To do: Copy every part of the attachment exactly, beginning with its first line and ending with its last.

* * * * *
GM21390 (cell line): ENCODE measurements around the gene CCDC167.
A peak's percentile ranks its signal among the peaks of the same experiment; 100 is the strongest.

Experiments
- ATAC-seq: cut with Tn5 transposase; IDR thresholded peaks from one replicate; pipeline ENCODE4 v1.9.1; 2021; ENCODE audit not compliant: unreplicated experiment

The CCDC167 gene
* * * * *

GM21390 (cell line): ENCODE measurements around the gene CCDC167.
A peak's percentile ranks its signal among the peaks of the same experiment; 100 is the strongest.

Experiments
- ATAC-seq: cut with Tn5 transposase; IDR thresholded peaks from one replicate; pipeline ENCODE4 v1.9.1; 2021; ENCODE audit not compliant: unreplicated experiment

The CCDC167 gene